The suspects appeared in court for the first time and most of them have been in prison for more than a year.
The journalists are charged with “attempting a coup d’état” for which the prosecutor demands three consecutive life sentences without the possibility of parole.
Additionally, the prosecutor demands up to 15 years in prison for all the suspects on charges of “membership in a terrorist organisation.’’
The court ruled to keep all 21 imprisoned journalists behind bars and rejected demands to lift judicial control measures for those who are not under arrest. It cited being a flight risk and the presence of strong doubt of crime among its reasons for the ruling.
Cihan Media Executive Board Member Ahmet Metin Sekizkardeş who testified first in the trial said there was not a single piece of concrete evidence against him. “I would like to know what I stand accused of,” he said.
Former Zaman writer Ahmet Turan Alkan said: “We are people who write for bread money. I wasn’t an executive at Zaman, I only wrote. I would have fled if I was a member of a terror group. I stayed at home and waited for the police after the coup attempt.”
Former Ankara Bureau Chief of Zaman, Mustafa Ünal, said: “We are not terrorists, we are journalists. The prosecutor should explain in which article did I cross the boundaries of free speech?”
Former Zaman columnist Ali Bulaç said, “I think the Fethullah Gülen movement was good when it was just a community. Over time, it turned evil and became FETÖ”, an acronym for “Fethullahist Terrorist Organization.”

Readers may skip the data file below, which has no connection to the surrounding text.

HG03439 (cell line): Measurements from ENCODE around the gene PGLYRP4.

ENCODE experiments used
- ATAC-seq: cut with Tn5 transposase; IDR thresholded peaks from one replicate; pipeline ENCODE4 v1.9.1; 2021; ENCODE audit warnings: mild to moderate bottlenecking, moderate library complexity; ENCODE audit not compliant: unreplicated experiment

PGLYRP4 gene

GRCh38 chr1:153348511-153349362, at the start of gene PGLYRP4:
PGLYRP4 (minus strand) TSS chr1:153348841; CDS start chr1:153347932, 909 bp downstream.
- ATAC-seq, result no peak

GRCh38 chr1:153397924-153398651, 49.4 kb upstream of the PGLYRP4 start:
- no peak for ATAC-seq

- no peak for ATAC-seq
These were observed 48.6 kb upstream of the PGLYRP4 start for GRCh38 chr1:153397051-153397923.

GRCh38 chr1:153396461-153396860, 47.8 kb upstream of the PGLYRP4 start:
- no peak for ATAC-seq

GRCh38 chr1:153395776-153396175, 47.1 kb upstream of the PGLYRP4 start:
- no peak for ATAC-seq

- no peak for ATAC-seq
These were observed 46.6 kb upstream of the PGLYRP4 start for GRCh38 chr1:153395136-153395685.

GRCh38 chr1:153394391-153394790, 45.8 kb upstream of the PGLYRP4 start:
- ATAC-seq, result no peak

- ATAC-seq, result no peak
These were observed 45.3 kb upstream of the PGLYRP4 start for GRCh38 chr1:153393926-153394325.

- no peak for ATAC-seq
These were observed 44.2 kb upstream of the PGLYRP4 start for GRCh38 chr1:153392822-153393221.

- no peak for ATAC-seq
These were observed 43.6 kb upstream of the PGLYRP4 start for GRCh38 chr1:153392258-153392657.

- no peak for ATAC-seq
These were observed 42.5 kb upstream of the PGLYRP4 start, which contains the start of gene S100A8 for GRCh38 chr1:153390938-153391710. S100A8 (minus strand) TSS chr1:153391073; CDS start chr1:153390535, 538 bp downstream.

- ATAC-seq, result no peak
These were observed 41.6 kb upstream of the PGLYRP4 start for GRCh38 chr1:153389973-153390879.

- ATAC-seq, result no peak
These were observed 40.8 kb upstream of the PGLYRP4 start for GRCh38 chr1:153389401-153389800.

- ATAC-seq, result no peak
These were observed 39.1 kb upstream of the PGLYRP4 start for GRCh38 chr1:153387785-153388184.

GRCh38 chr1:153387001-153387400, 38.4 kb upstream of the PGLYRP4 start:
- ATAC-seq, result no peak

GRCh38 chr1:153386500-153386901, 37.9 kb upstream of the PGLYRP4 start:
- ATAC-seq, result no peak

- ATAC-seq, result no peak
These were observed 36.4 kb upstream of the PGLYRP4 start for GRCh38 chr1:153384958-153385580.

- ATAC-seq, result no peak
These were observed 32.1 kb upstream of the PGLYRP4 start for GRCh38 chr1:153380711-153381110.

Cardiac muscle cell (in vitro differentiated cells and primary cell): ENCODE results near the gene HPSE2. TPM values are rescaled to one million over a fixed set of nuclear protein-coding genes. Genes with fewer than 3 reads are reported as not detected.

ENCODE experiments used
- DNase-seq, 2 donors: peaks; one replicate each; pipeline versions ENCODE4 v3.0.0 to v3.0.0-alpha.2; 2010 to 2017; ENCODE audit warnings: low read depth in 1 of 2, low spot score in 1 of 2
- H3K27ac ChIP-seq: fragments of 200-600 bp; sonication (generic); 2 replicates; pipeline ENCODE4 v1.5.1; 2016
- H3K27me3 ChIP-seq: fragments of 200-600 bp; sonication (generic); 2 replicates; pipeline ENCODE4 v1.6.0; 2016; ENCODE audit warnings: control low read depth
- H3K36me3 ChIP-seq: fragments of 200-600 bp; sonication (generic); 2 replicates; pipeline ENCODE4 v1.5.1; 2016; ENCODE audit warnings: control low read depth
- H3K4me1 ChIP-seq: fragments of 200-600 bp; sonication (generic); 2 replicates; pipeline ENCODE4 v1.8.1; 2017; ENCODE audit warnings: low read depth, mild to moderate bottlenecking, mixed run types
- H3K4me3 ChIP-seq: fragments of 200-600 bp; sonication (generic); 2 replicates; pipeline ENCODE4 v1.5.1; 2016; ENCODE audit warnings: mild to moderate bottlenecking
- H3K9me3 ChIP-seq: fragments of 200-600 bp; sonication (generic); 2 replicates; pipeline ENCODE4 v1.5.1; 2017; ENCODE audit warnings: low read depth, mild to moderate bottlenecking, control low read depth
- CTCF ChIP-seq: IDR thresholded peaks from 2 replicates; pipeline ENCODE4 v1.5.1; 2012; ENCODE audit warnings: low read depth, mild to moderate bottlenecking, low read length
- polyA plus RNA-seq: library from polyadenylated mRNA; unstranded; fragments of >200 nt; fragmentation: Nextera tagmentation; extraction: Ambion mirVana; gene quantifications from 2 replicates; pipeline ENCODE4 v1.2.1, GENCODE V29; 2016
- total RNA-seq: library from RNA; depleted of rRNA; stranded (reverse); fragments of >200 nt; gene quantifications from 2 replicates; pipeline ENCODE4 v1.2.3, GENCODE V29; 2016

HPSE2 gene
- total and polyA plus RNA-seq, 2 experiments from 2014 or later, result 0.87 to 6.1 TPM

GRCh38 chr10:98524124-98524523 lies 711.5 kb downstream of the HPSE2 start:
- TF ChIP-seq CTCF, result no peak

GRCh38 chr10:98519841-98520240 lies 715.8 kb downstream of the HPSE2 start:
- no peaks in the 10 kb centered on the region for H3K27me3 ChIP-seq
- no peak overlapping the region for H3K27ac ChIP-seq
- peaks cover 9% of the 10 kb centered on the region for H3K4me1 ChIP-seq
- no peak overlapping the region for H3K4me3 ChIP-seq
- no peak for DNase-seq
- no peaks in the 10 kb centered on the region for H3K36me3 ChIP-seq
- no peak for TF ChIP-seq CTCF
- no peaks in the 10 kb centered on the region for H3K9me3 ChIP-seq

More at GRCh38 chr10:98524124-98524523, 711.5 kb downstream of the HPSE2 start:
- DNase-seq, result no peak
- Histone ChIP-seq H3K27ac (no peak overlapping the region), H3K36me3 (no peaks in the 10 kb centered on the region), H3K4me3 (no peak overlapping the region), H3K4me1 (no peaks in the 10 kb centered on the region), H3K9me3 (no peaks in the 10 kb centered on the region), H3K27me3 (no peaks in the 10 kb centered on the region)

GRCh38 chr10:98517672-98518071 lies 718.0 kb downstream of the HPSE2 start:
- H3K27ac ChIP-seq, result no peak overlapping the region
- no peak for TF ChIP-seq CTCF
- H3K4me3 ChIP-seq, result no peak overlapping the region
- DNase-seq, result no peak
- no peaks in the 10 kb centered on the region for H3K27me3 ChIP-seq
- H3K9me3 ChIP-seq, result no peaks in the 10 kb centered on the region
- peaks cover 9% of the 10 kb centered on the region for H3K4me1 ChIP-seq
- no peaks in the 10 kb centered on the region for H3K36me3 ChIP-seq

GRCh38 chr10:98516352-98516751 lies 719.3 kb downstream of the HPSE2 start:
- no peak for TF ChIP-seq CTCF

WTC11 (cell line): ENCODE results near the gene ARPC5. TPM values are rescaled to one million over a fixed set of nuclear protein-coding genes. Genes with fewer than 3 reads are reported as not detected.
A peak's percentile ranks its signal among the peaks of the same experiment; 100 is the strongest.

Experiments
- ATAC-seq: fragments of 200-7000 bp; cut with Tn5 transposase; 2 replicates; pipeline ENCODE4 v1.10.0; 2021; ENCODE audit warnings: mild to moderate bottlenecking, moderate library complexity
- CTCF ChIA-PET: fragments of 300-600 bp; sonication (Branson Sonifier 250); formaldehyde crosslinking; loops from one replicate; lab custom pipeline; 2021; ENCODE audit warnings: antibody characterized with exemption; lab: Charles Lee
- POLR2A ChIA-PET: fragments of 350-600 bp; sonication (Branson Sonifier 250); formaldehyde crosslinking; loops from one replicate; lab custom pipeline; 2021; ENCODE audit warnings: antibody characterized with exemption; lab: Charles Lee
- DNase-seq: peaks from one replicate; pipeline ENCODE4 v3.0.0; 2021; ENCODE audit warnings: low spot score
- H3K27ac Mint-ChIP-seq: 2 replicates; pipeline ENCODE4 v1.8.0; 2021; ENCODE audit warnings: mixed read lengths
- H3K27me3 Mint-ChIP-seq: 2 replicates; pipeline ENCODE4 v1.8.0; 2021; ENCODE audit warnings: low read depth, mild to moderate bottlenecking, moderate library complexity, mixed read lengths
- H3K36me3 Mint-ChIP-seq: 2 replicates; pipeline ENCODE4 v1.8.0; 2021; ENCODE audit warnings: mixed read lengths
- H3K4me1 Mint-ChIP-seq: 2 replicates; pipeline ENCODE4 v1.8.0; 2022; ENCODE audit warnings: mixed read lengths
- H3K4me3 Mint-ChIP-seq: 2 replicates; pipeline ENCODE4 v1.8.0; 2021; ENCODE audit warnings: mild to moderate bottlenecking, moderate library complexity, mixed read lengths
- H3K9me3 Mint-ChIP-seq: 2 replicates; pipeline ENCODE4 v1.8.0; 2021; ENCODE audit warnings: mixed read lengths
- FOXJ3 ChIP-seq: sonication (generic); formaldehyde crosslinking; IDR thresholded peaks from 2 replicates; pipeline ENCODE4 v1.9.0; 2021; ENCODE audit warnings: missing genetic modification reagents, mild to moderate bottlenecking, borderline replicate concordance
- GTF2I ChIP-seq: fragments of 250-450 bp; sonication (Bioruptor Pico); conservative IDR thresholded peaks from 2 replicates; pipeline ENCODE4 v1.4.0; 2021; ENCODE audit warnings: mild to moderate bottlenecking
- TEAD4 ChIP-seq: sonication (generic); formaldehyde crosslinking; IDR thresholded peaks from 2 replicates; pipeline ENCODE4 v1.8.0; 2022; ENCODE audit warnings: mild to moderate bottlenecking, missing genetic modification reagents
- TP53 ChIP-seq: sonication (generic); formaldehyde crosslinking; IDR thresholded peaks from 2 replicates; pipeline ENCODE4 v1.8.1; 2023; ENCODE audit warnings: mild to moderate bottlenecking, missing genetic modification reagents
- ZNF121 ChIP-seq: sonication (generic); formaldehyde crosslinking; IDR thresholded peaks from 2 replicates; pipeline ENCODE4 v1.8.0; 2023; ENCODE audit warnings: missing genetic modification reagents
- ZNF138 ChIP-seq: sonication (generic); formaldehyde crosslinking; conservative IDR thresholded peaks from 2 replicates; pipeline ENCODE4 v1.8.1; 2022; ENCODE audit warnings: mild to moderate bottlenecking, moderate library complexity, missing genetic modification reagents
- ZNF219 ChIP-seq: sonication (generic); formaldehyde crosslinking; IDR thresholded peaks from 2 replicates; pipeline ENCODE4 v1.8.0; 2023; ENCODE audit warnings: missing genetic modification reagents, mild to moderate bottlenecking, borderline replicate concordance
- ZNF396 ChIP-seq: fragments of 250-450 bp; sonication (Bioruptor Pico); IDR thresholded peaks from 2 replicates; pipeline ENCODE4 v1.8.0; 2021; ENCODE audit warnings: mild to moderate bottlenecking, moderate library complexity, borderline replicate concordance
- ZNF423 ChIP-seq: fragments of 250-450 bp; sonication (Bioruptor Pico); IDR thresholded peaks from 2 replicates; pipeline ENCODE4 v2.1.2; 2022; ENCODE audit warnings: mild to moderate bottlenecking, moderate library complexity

Former Zaman journalist Şahin Alpay said he regretted having written for Zaman. He said he never thought that the network would have a murky side to it, until the 15 July 2016 coup attempt.
Full text of Alpay’s statement to the court can be read here.
Mümtazer Türköne, another former Zaman columnist said: “My anti-coup attitude continued on 15 July. I stated that a coup is betrayal and that I am on the side of the legitimate government in my tweets.”
Those imprisoned in the case are Ahmet Metin Sekizkardeş, Ahmet Turan Alkan, Alaattin Güner, Ali Bulaç, Cuma Kaya, Faruk Akkan, Hakan Taşdelen, Hüseyin Belli, Hüseyin Turan, İbrahim Karayeğen, İsmail Küçük, Mehmet Özdemir, Murat Avcıoğlu, Mustafa Ünal, Mümtazer Türköne, Onur Kutlu, Sedat Yetişkin, Şahin Alpay, Şeref Yılmaz, Yüksel Durgut and Zafer Özsoy.
Those who were released pending trial or who were not arrested at any stage in the investigaiton are İhsan Duran Dağı, Ahmet İrem, Ali Hüseyinçelebi, Süleyman Sargın, Osman Nuri Arslan, Osman Nuri Öztürk, Lale Sarıibrahimoğlu, Nuriye Akman and Orhan Kemal Cengiz.
Click here to view the list in a spreadsheet file; where figures on shuttered media and civil society associations are also available on separate tabs.